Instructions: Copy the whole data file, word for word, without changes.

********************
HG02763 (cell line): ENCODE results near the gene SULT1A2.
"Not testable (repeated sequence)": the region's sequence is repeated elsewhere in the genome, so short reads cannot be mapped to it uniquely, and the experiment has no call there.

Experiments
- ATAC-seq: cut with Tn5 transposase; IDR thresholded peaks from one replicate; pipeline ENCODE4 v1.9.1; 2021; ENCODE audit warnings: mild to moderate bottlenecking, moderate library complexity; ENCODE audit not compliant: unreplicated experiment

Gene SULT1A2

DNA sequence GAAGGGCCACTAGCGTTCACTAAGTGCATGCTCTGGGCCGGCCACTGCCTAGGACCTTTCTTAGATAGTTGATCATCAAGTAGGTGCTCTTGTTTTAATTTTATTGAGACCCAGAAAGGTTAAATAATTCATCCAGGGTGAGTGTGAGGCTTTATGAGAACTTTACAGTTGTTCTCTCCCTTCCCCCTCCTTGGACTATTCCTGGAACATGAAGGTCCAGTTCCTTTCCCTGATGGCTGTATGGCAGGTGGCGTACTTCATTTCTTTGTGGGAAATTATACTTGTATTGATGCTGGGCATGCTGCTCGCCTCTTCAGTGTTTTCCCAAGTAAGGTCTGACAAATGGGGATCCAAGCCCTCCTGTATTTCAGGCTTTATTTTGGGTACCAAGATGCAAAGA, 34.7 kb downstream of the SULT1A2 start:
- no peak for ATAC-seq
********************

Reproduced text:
HG02763 (cell line): ENCODE results near the gene SULT1A2.
"Not testable (repeated sequence)": the region's sequence is repeated elsewhere in the genome, so short reads cannot be mapped to it uniquely, and the experiment has no call there.

Experiments
- ATAC-seq: cut with Tn5 transposase; IDR thresholded peaks from one replicate; pipeline ENCODE4 v1.9.1; 2021; ENCODE audit warnings: mild to moderate bottlenecking, moderate library complexity; ENCODE audit not compliant: unreplicated experiment

Gene SULT1A2

DNA sequence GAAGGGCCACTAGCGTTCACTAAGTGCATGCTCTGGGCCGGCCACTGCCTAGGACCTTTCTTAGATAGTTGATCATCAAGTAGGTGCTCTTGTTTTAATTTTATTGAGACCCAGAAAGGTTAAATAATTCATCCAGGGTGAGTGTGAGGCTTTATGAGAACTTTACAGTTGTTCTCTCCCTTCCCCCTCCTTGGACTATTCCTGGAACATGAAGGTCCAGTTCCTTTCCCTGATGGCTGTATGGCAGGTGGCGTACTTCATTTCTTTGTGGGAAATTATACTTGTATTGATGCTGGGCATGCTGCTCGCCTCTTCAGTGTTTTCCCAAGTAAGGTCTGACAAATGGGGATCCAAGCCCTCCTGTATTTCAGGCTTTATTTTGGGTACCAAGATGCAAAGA, 34.7 kb downstream of the SULT1A2 start:
- no peak for ATAC-seq